My wife and I were invited to act as masters of ceremony for the Mensa Scholarship Awards Dinner. Mensa feels like the parents should at least be treated to a good dinner at a respectable restaurant, so we get together and treat the whole family. We were fortunate to be seated at the same table with Maria and her mother.
Maria's mother seemed to tolerate the fuss over her daughter with a benevolent amusement. Maria bubbled. She was irrepressibly charming. She confided to my wife that she was afraid that her makeup had smeared or run before the ceremony had even begun. She explained that they don't have air-conditioning at home, and the A/C in their old pickup hasn't worked since last year. Maria and my wife left to do the things that women do in front of mirrors. Maria's mother, who had seemed so composed earlier, leaned forward with an intense look on her face, "Maria is going to do something with her life. Thank you for helping." she said. A slight quiver of the lower lip was the only hint of the feelings behind her matriarchal dignity. Several of the people at our table were struck with compassion for what we were witnessing. We were also inspired by such a pure example of the "American Dream."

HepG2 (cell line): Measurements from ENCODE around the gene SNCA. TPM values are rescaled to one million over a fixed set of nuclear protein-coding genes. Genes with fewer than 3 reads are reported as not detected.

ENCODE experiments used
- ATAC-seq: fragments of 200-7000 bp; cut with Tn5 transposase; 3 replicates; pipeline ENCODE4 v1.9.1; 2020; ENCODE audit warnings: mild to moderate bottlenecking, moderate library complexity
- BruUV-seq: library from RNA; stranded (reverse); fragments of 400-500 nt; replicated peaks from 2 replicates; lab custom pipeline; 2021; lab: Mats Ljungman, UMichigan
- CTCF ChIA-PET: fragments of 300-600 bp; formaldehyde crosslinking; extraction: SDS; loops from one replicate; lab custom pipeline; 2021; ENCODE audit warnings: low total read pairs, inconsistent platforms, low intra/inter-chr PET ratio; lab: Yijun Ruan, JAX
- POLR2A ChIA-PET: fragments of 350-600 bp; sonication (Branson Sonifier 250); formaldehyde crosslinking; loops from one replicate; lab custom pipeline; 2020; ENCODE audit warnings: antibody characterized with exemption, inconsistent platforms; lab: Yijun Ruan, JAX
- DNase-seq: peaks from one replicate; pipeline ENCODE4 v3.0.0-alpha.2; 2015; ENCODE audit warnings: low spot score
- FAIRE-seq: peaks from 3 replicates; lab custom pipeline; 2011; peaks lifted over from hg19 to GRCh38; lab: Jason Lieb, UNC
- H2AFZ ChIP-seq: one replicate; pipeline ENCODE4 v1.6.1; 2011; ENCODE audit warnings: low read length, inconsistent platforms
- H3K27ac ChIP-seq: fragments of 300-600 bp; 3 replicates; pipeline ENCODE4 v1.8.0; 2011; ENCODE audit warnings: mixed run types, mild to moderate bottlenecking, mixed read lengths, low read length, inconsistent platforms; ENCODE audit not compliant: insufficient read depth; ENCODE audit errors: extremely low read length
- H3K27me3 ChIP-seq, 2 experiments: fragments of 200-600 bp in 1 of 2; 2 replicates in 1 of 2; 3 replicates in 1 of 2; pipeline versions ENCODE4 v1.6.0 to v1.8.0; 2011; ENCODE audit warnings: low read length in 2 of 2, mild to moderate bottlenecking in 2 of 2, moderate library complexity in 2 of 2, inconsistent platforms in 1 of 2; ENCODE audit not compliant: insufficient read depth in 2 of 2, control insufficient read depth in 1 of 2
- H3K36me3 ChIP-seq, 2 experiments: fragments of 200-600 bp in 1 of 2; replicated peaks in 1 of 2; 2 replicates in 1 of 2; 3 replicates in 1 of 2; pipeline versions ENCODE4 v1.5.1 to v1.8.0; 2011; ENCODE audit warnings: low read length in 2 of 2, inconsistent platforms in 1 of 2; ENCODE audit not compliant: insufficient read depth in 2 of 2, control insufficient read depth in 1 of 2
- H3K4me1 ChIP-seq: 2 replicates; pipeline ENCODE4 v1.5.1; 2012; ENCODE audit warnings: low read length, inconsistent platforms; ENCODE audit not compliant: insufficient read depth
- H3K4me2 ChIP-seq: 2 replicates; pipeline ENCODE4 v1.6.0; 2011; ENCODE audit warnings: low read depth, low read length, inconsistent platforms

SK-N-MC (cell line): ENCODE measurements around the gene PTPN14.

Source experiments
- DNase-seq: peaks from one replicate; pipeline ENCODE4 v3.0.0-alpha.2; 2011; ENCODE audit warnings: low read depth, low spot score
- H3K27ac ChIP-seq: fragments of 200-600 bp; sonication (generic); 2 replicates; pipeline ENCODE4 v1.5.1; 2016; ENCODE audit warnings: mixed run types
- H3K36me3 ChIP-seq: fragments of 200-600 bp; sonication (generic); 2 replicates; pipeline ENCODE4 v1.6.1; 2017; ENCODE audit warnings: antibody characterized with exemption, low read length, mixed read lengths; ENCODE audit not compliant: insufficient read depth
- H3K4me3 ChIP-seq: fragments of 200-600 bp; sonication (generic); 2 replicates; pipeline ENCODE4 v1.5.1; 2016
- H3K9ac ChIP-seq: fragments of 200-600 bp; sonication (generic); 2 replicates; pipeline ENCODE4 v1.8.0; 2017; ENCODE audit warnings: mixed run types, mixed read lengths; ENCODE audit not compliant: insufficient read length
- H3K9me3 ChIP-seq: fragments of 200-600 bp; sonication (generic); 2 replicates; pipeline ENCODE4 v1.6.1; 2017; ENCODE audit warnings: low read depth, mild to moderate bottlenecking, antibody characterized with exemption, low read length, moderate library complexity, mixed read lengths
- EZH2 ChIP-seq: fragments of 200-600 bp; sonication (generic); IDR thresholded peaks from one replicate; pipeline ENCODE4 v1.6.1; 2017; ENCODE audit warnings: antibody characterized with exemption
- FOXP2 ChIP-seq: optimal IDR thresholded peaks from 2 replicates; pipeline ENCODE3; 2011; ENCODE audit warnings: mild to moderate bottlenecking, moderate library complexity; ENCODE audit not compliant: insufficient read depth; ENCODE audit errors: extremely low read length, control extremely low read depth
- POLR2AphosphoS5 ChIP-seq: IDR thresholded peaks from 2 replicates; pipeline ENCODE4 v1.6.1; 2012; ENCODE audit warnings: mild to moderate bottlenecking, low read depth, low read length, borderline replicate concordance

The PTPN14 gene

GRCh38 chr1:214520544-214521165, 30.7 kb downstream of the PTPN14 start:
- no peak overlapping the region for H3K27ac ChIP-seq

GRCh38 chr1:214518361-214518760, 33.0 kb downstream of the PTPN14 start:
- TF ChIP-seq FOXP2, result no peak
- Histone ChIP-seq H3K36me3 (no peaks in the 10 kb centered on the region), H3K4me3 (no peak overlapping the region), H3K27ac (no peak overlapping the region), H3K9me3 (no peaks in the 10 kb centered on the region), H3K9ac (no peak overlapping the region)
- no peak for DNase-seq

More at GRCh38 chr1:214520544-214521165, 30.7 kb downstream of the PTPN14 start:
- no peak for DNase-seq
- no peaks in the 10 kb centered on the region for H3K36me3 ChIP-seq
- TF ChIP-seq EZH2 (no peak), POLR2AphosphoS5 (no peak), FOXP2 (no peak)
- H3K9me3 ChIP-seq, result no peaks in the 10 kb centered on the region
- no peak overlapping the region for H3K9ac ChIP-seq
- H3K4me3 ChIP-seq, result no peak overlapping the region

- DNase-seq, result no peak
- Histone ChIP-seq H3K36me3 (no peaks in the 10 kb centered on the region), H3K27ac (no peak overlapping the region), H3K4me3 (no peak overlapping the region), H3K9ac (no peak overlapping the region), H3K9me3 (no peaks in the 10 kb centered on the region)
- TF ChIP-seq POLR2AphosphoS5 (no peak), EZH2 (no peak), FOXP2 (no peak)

When Maria returned, some of us began to offer sympathy for all her hardships. Maria wanted none of it. "Things aren't so bad now. It has been a long time since we haven't had enough food", she said cheerfully. We know people who have a bad day if their hot tub springs a leak. Maria thinks things are OK if she has eaten that day.
Our dinner with Maria caused us to volunteer to head up the Mensa Scholarship Fund Drive. There are many other bright, deserving young people who need the help a Mensa Scholarship can give. Please help us make our contributions worthy of the spirit of young heroes like Maria. Contributions can be mailed to: Mensa, care of Cal Curlin, 2230 Arielle Dr. Apt # 1906, Naples, FL 34109.
© 2005 Bonita Daily News and The Banner. Published in Bonita Springs, Florida, USA by the E.W. Scripps Co.